13

This question already has an answer here:

I normally use the following method to determine the free/used space within each file of a database:

Select *, fileproperty(name, 'SpaceUsed') as Used
From dbo.sysfiles

This returns total and used space in pages, which I then multiply by 8 to get KB (or divide by 128.0 to get MB).

I found another script than instead uses DBCC showfilestats and dbcc sqlperf(logspace) to return the TotalExtents and UsedExtents, which can then be multiplied by 64 to get KB (or divided by 16.0 to get MB).

Ignoring the extra columns, will these two always give identical values for free/total space? What about sp_spaceused?

Does their accuracy both depend on a recent DBCC UPDATEUSAGE?

Is there another, better method for determining used/free space? (I need this script to work on SQL 2000, 2005, and 2008 servers)

Partially related: Can you have a partially-allocated extent? (only 3 of the 8 pages within an extent are allocated, for example)

marked as duplicate by Paul White Aug 27 '15 at 10:54

This question has been asked before and already has an answer. If those answers do not fully address your question, please ask a new question.

37

This one works for me and seems to be consistent on SQL 2000 to SQL Server 2012 CTP3:

SELECT RTRIM(name) AS [Segment Name], groupid AS [Group Id], filename AS [File Name],
   CAST(size/128.0 AS DECIMAL(10,2)) AS [Allocated Size in MB],
   CAST(FILEPROPERTY(name, 'SpaceUsed')/128.0 AS DECIMAL(10,2)) AS [Space Used in MB],
   CAST([maxsize]/128.0 AS DECIMAL(10,2)) AS [Max in MB],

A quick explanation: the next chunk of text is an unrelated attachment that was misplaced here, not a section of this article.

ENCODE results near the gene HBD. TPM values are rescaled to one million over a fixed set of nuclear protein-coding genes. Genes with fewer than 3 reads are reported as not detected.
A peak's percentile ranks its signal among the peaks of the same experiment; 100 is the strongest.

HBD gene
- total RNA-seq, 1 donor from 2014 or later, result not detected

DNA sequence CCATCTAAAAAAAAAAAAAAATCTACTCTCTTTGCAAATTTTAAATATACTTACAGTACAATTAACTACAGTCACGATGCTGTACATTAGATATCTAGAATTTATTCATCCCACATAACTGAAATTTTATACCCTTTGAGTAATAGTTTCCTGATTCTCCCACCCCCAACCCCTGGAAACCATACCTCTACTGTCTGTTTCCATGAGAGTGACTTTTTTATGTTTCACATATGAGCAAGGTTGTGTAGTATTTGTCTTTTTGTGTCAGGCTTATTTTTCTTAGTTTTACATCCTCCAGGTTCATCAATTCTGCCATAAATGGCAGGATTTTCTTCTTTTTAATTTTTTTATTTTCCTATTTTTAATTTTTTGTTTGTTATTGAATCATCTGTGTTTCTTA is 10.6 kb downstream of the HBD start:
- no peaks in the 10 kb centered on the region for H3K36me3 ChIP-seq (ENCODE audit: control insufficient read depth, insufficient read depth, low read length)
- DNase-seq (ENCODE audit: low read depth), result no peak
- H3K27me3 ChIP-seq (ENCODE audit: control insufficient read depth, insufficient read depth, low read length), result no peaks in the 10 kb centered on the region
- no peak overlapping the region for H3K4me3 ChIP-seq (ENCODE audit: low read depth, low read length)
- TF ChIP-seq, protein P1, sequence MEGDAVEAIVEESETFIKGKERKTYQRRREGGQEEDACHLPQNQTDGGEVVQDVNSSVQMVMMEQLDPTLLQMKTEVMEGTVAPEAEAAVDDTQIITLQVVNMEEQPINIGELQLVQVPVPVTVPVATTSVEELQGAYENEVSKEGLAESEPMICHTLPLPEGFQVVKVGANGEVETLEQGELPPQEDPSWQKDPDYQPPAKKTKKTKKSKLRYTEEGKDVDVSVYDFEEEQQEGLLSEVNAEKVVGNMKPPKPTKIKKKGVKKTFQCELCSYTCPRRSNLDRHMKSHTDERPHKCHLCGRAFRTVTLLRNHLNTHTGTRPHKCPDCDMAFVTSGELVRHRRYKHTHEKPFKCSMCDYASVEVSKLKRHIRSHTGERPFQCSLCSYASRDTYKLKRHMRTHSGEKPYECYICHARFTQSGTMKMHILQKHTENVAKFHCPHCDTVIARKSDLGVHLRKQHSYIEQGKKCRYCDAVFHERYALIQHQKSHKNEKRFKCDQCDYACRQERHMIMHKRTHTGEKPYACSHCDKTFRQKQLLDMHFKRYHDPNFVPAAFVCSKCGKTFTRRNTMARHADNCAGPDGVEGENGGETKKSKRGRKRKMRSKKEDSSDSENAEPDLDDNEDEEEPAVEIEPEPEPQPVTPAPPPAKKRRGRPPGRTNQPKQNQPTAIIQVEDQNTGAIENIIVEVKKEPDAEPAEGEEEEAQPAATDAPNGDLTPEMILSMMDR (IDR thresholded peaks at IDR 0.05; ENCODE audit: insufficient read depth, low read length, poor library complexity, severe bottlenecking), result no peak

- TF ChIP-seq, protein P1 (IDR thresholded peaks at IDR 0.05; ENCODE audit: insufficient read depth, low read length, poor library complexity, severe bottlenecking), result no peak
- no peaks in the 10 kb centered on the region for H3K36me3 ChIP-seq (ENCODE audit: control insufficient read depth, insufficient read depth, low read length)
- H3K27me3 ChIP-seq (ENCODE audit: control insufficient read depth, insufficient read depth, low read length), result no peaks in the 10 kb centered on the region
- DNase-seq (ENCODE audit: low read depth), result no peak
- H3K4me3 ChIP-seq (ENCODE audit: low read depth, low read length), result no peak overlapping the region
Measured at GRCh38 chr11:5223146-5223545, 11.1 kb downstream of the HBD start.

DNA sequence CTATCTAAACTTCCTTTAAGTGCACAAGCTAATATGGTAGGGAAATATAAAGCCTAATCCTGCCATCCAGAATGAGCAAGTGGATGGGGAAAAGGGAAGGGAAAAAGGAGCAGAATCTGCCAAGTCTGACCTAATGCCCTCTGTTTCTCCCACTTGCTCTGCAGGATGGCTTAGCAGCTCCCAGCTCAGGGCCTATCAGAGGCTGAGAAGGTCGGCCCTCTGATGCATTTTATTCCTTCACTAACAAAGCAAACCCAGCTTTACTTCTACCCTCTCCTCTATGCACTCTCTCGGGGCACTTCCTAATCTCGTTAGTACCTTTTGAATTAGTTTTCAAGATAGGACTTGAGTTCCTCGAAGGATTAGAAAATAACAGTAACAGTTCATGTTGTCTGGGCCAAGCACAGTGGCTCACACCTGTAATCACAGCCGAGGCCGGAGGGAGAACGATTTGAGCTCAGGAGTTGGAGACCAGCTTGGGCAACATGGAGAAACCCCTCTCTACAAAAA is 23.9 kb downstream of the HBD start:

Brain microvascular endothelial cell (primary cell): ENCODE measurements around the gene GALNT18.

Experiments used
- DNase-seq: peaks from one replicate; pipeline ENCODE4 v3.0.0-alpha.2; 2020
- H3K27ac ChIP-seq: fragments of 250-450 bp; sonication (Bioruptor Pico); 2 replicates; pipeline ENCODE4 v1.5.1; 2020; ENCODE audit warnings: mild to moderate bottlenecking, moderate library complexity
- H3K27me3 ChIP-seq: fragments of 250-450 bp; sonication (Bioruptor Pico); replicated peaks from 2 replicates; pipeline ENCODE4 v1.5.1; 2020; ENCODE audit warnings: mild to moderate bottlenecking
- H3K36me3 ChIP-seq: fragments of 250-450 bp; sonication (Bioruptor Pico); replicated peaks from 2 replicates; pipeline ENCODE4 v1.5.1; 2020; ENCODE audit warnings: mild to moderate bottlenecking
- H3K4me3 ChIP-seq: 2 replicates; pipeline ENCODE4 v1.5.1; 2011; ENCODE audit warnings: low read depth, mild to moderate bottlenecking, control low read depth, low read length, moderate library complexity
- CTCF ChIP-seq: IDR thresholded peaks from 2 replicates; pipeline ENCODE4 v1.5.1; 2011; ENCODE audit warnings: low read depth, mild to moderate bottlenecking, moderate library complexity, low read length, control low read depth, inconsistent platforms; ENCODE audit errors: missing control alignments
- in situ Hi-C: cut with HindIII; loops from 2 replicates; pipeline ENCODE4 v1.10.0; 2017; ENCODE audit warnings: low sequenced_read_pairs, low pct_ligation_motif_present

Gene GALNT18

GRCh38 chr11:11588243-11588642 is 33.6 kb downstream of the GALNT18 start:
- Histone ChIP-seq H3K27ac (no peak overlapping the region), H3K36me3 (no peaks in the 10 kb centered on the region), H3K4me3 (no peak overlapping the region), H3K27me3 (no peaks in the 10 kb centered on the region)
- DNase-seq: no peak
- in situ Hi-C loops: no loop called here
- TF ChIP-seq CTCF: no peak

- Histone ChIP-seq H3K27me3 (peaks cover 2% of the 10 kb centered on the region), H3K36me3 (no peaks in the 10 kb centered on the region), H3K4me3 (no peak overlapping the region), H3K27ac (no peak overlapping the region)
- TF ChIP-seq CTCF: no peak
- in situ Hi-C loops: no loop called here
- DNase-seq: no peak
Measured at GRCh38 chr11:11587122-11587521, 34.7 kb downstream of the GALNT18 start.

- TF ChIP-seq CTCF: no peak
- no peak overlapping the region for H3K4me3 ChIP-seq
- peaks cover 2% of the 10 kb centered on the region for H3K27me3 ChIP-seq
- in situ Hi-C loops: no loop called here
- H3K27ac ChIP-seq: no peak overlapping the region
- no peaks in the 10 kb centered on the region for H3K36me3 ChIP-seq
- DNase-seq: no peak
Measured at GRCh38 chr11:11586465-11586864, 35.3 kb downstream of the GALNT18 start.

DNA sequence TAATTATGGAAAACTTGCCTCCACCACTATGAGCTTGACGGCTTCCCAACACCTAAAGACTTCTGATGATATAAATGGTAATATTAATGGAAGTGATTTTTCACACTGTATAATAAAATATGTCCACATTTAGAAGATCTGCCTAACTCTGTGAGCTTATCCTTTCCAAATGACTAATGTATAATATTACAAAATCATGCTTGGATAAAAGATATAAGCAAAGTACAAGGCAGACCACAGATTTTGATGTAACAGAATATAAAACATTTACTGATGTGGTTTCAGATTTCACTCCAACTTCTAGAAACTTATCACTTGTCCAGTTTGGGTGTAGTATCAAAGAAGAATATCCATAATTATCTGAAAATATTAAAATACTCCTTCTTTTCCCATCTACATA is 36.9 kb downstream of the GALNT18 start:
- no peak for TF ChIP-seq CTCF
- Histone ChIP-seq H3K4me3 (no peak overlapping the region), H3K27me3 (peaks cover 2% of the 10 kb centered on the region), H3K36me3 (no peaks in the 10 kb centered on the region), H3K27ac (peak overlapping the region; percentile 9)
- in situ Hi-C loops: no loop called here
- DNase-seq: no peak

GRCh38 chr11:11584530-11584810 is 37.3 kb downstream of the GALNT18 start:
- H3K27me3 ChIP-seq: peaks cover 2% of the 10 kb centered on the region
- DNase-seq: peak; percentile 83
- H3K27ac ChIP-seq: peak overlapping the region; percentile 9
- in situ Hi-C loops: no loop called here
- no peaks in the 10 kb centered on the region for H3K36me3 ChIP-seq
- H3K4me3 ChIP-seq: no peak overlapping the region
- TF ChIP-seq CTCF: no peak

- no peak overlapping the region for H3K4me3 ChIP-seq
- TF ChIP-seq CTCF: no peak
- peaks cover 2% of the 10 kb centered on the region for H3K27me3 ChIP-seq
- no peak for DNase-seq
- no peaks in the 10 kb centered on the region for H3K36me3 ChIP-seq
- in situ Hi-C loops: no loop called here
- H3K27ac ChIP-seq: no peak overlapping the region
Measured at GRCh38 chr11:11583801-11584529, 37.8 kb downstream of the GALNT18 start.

CAST(size/128.0-(FILEPROPERTY(name, 'SpaceUsed')/128.0) AS DECIMAL(10,2)) AS [Available Space in MB],
   CAST((CAST(FILEPROPERTY(name, 'SpaceUsed')/128.0 AS DECIMAL(10,2))/CAST(size/128.0 AS DECIMAL(10,2)))*100 AS DECIMAL(10,2)) AS [Percent Used]
FROM sysfiles
ORDER BY groupid DESC

An alternative (not compatible with SQL Server 200) that provides more information, suggested by Tri Effendi SS:

USE [database name]
GO
SELECT 
    [TYPE] = A.TYPE_DESC
    ,[FILE_Name] = A.name
    ,[FILEGROUP_NAME] = fg.name
    ,[File_Location] = A.PHYSICAL_NAME
    ,[FILESIZE_MB] = CONVERT(DECIMAL(10,2),A.SIZE/128.0)
    ,[USEDSPACE_MB] = CONVERT(DECIMAL(10,2),A.SIZE/128.0 - ((SIZE/128.0) - CAST(FILEPROPERTY(A.NAME, 'SPACEUSED') AS INT)/128.0))
    ,[FREESPACE_MB] = CONVERT(DECIMAL(10,2),A.SIZE/128.0 - CAST(FILEPROPERTY(A.NAME, 'SPACEUSED') AS INT)/128.0)
    ,[FREESPACE_%] = CONVERT(DECIMAL(10,2),((A.SIZE/128.0 - CAST(FILEPROPERTY(A.NAME, 'SPACEUSED') AS INT)/128.0)/(A.SIZE/128.0))*100)
    ,[AutoGrow] = 'By ' + CASE is_percent_growth WHEN 0 THEN CAST(growth/128 AS VARCHAR(10)) + ' MB -' 
        WHEN 1 THEN CAST(growth AS VARCHAR(10)) + '% -' ELSE '' END 
        + CASE max_size WHEN 0 THEN 'DISABLED' WHEN -1 THEN ' Unrestricted' 
            ELSE ' Restricted to ' + CAST(max_size/(128*1024) AS VARCHAR(10)) + ' GB' END 
        + CASE is_percent_growth WHEN 1 THEN ' [autogrowth by percent, BAD setting!]' ELSE '' END
FROM sys.database_files A LEFT JOIN sys.filegroups fg ON A.data_space_id = fg.data_space_id 
order by A.TYPE desc, A.NAME; 
  • I suggest instead of the edits and additions to the SQL I provided those with other versions post their own answers. And thank you Paul for rejecting some of those edit suggestions. – Bruce Feb 19 '16 at 14:09
  • 2
    The first one gives me Arithmetic overflow error converting numeric to data type numeric. and the last one only gives for the current database it would be nice if it gave for all databases. – Peter Nov 14 '16 at 11:53
  • @Peter Increase the decimal scale in the convert statements. There isn't an official to do this in all databases but you can get around this by using the undocumented sp_msforeachdb proc and dynamic sql. – deutschZuid Jan 17 '17 at 2:25
  • Why it gives us a different result than sp_spaceused? if you right click the database, and "used space" and etc, sp_spaceused show us exactly the same result. but with this query, I receive a different approach. – Racer SQL Oct 23 '17 at 13:49

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